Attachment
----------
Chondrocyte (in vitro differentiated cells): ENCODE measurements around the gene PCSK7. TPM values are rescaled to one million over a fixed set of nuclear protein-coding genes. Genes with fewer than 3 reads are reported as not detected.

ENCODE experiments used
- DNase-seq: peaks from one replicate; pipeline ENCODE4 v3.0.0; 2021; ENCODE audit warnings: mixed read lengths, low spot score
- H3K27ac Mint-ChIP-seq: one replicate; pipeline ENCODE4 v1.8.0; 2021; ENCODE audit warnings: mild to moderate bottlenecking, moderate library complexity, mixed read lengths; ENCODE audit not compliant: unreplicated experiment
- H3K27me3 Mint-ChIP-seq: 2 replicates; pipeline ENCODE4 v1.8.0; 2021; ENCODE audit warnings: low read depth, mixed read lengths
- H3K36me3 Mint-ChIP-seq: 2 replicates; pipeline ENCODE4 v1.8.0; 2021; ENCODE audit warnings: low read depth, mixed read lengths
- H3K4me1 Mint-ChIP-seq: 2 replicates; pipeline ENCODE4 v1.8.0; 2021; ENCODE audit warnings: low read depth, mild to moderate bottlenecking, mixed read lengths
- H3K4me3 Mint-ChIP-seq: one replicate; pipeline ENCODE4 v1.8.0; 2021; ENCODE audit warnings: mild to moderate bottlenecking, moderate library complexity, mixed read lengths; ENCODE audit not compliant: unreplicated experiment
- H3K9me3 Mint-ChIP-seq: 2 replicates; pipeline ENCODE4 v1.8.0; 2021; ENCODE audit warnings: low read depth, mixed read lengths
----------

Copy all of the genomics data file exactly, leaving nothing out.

Chondrocyte (in vitro differentiated cells): ENCODE measurements around the gene PCSK7. TPM values are rescaled to one million over a fixed set of nuclear protein-coding genes. Genes with fewer than 3 reads are reported as not detected.

ENCODE experiments used
- DNase-seq: peaks from one replicate; pipeline ENCODE4 v3.0.0; 2021; ENCODE audit warnings: mixed read lengths, low spot score
- H3K27ac Mint-ChIP-seq: one replicate; pipeline ENCODE4 v1.8.0; 2021; ENCODE audit warnings: mild to moderate bottlenecking, moderate library complexity, mixed read lengths; ENCODE audit not compliant: unreplicated experiment
- H3K27me3 Mint-ChIP-seq: 2 replicates; pipeline ENCODE4 v1.8.0; 2021; ENCODE audit warnings: low read depth, mixed read lengths
- H3K36me3 Mint-ChIP-seq: 2 replicates; pipeline ENCODE4 v1.8.0; 2021; ENCODE audit warnings: low read depth, mixed read lengths
- H3K4me1 Mint-ChIP-seq: 2 replicates; pipeline ENCODE4 v1.8.0; 2021; ENCODE audit warnings: low read depth, mild to moderate bottlenecking, mixed read lengths
- H3K4me3 Mint-ChIP-seq: one replicate; pipeline ENCODE4 v1.8.0; 2021; ENCODE audit warnings: mild to moderate bottlenecking, moderate library complexity, mixed read lengths; ENCODE audit not compliant: unreplicated experiment
- H3K9me3 Mint-ChIP-seq: 2 replicates; pipeline ENCODE4 v1.8.0; 2021; ENCODE audit warnings: low read depth, mixed read lengths